April 30, 2015

Les Alpilles, Part One

None of you readers has asked: what's with the apartments? But I'll answer, in a round-about sort of way: it is a compelling and as yet unresolved question to me how much it is desirable, or possible, or reasonable, to keep "upping the game"...each consecutive goal bigger, harder, longer, than the last? And if not, then what? Secondly, I was tired to the bone of last winter. Beaten down, demoralized, fatigued, worn out, sorry, sad and stupid. Well, something like that. 

Put the two together, and the result: time for a step sideways, a trip to southern France in early spring: one week in Montpellier, a big city. One in Arles, a much older, much smaller place. One in Bedoin, a village at the foot of Mont Ventoux. All three are surrounded by incredible cycling opportunities, miles and miles of riding, without panniers, so on a lighter bike.  All in rented apartments: days spent exploring the area on bike or by foot; evenings spent cooking simple suppers, with produce from the markets.  Did I mention how much warmer it is here? And the sun?

Very cool, very fun: my friend Sarah, who lives in Paris, but was in Le Sud for a bike race at Aix-en-Provence, joined me for a day of riding in Les Alpilles, just outside Arles. We rode to the northeast, stopping first at abbaye de Montmajour. It was founded in the 10th century by Benedictine monks and was later fortified during the hundred years war. The old part has the feel of a Cistercian monastery with its simple, austere lines. From an outside courtyard we noticed large, regularly spaced windows high above us. They looked very modern .... and discovered they were from the 18th century monastery. More recently, scenes from the Katherine Hepburn, Peter O'Toole movie The Lion in Winter were filmed here.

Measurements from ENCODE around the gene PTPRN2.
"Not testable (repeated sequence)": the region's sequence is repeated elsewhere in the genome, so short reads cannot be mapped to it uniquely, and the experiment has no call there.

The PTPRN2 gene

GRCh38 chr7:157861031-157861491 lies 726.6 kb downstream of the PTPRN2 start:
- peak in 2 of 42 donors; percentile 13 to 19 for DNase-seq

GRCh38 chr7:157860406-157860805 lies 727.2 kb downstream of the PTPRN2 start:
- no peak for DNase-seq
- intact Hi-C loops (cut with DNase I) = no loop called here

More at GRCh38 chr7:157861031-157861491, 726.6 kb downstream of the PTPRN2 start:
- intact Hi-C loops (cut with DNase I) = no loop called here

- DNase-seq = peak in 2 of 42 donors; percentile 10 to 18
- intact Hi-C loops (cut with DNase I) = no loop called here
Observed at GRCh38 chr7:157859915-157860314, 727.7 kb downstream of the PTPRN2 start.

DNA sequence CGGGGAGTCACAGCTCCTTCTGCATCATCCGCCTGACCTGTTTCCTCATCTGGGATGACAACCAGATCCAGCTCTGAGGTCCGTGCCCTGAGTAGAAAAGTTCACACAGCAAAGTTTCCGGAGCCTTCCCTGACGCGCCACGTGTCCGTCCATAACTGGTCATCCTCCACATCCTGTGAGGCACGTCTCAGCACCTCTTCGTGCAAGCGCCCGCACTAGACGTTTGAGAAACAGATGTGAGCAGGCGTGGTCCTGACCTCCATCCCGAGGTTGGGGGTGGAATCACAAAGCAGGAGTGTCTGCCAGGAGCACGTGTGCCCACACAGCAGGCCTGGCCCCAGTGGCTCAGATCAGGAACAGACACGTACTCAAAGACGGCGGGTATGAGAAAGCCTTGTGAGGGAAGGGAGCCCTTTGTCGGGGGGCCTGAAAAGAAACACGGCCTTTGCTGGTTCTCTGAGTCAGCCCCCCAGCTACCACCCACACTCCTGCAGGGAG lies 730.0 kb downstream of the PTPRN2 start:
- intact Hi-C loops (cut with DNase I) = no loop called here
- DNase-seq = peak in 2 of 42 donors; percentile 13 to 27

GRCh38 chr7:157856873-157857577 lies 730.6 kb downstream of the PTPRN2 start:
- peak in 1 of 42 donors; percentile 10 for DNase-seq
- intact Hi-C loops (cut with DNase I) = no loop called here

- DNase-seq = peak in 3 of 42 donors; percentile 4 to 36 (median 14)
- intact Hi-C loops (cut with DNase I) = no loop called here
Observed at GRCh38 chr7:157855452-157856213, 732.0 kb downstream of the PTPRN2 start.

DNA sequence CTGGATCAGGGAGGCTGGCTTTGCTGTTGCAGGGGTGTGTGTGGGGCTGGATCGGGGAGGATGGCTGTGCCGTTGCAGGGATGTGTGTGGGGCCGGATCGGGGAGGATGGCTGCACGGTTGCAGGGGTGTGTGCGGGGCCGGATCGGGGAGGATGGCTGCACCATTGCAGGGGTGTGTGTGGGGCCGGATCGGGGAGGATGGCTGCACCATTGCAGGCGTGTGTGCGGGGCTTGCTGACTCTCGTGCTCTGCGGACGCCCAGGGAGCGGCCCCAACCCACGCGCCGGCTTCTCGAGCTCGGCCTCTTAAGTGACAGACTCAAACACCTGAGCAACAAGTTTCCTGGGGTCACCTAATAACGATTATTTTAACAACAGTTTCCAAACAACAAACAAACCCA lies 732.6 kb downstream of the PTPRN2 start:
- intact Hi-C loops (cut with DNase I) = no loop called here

Not so much further along, in Barbegal, we stopped to visit the Roman Aqueduct. Built in first century, 35k long, it carried water from Les Alpilles to the Roman city of Arelate. The water was aldo used to power mills that produced grain for the Roman city, but I didn't see any markers for a path. The modern road goes through a destroyed arch.

Michelin maps use a green line to indicate "scenic" roads. I have ridden on many beautiful, scenic roads lacking a green line, but have never been on a green lined road that was not beautiful. Sarah and I rode on several.

The wind was steady out of the northwest, somewhere in the 20mph, gusting I suppose into the mid-30 mph. A lot of very constant wind. We hoped that the ridge of Les Alpilles would protect us a bit.

Les Alpilles, a limestone ridge less than 500k high, and less than 60k long, runs east to west, northeast of Arles. It is beautiful, dry and rocky, with classic Provence herbs, rosemary, thyme, savory, scenting the air. The hills are gentle, the descents curving easily through the landscape. The main crops here are grapes, olives and almonds. The olive trees were not yet showing fruit, but I was surprised at the size of these almonds.

Speaking of food...It is strawberry season here, and at least two local varieties are ripe. I have a box in my refrigerator. Also a small container of creme fraiche. Time to go pay attention to them, so I bid you goodnight.


  1. I am glad that the apartment theory is working out well in practice. I am going to mention this to Mrs Tootlepedal. The cycling looks wonderful and I hope that you did indeed get a little shelter from the wind.

    1. Thanks, I'm pleased. Arles is particularly well suited, I think. Lots to do, not too big, fabulous cycling immediately outside, and easy to get in and out of. Please tell Mrs. T hello from me!

  2. Beautiful shots. It's a real little gem of a riding area, the Alpilles.


My blog is out of date, and so comments are closed.

Note: Only a member of this blog may post a comment.